Carrie Bloomston is a fabric designer living in Phoenix. A graduate of the Rhode Island School of Design, she had her first one-woman show when she was 17. The Little Spark: 30 Ways to Ignite Your Creativity is her first book.

Why a creativity book?

I have been an artist my entire life. My first business happened when I was 12—I was splatter-painting T-shirts—and my first art commission came when I was 13. When I noticed people were attracted to my kind of fabric, I realized that what I had to offer is an innate understanding of creativity, color, art, and design that I have assimilated through my life. I call myself jokingly a creativity enabler.

You’ve said it took a decade to get over art school.

I had a 500-sq.-ft. studio growing up. I’m not the child who didn’t have enough support. When I went to art school, it was a really fracturing experience for me. They kind of break you down on purpose. You’re forced into doing things, and you’re terrible at some of that. It’s so good to be terrible at some things—that’s where you learn.

Does your formal training as a painter influence what you do today?

In a big way. The formal aspect of what I learned was that presentation is everything. You don’t half-ass the way you do something. I use that core idea in everything I do, emphasizing high levels of craftsmanship. Craftsmanship is different from perfectionism. If you’re making anything—any object—you want to care very much for that object.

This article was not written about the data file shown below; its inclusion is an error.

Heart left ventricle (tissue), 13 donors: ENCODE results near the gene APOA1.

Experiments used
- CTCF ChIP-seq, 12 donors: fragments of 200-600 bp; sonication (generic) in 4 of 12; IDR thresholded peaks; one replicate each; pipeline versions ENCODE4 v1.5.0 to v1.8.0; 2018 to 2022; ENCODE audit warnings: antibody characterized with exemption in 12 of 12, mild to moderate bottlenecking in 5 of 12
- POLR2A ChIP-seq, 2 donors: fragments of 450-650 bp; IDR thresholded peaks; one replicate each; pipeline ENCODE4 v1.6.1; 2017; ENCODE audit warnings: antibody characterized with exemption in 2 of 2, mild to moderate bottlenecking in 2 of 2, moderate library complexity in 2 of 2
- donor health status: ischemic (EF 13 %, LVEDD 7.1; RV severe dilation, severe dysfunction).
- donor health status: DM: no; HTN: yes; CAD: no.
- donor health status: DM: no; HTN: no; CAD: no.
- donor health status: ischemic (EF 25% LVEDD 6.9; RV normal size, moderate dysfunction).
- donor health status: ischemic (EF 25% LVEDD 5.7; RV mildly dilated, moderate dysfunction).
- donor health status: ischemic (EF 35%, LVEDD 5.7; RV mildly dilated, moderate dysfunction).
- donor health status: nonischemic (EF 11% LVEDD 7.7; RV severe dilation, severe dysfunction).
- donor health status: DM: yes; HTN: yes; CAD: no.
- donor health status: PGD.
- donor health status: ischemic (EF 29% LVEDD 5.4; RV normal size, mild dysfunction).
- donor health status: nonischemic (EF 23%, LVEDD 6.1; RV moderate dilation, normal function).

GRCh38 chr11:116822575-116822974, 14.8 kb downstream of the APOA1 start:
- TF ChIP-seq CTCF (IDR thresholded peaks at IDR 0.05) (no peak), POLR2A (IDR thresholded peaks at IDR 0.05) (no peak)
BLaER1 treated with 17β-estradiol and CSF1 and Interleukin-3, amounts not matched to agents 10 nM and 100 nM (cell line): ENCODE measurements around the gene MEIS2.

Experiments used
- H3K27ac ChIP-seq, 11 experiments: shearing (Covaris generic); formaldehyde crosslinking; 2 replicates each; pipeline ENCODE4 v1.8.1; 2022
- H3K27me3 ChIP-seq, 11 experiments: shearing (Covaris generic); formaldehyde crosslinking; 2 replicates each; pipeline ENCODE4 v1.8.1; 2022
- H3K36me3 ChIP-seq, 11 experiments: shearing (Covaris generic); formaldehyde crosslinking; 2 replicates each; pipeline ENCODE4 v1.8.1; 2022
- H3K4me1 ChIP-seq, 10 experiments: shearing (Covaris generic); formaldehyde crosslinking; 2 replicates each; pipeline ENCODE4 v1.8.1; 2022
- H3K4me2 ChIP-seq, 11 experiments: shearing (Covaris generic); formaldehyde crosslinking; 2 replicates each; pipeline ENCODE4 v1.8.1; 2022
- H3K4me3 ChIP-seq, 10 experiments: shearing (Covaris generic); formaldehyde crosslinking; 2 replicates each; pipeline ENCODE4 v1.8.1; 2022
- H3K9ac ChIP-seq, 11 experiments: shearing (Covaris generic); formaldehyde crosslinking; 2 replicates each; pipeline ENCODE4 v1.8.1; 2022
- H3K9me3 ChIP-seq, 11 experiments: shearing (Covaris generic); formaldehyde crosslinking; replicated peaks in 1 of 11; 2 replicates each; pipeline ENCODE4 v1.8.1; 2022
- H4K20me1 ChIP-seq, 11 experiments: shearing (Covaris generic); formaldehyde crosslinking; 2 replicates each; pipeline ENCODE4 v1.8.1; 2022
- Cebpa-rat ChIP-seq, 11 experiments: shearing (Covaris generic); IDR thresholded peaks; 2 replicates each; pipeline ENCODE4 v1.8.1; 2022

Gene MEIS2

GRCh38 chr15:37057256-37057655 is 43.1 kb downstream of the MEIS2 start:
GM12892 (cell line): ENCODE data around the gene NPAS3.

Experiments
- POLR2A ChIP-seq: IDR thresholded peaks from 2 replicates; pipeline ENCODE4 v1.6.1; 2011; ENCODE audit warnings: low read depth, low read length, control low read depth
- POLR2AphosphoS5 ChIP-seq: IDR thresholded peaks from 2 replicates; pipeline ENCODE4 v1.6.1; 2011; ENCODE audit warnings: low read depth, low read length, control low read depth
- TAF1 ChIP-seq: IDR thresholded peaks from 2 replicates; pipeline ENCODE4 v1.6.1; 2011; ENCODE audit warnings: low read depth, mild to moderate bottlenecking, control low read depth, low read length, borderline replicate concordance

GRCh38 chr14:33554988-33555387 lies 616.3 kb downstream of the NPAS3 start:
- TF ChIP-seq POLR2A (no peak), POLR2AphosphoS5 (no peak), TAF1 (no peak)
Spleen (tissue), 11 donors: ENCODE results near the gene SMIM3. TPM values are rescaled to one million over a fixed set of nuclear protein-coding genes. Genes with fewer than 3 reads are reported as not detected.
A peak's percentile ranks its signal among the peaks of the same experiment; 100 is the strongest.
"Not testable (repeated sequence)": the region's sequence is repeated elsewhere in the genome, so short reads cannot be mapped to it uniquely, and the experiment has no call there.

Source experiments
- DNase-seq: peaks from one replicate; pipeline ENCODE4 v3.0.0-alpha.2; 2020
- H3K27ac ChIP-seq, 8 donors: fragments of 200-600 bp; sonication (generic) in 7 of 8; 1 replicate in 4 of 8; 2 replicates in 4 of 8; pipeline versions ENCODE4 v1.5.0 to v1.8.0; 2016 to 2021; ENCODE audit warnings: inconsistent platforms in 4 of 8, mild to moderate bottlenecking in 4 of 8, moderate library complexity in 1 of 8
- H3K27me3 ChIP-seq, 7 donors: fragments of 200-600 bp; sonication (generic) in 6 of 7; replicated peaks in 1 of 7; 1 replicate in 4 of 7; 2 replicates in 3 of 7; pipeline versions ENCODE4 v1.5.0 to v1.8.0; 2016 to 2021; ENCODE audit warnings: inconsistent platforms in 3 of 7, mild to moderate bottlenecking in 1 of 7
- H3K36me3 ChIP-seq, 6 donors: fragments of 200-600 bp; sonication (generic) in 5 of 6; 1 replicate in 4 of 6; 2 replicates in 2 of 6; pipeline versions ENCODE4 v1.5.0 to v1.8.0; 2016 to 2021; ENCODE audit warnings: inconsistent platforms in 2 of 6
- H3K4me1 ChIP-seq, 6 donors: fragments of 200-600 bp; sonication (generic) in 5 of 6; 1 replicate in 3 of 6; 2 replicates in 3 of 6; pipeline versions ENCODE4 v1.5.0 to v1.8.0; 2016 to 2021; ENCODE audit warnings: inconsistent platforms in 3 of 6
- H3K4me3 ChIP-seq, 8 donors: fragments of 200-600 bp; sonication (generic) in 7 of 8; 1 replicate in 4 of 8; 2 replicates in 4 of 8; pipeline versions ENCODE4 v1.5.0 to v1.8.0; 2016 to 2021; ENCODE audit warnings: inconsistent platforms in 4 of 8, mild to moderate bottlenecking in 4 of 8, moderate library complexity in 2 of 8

How do you work on fabric?

When I sit down to make fabric, I do it with scissors and glue stick, and what I do is playing. I’m having a good time and I’m playing around. I’m using “beginner’s mind.” That Zen Buddhist concept is amazing and helpful. If I stay in beginner’s mind, the place of play, I can be liberated in my process. We all have to fail a lot; it’s horrible to rip things up. But the mishaps in my studio are my greatest teacher. Creativity comes in right at that moment when you are freaking out.

Did your parents influence you?

They were both so creative in their own ways. My mom was always painting, crafting. I was 14 or 15 when we did a Betty Edwards (Drawing on the Right Side of the Brain) workshop together. I was really lucky to be exposed to that. My dad designs and manufactures clothing. I do feel like it doesn’t hurt to have parents who support that little spark.

What’s next?

I’m designing my third collection for Windham Fabrics, I have my next book percolating in my brain, and I want to get back to my abstract painting. But all I really want to do well is be a pretty good mom to my kids. That is the big thing I do with my life.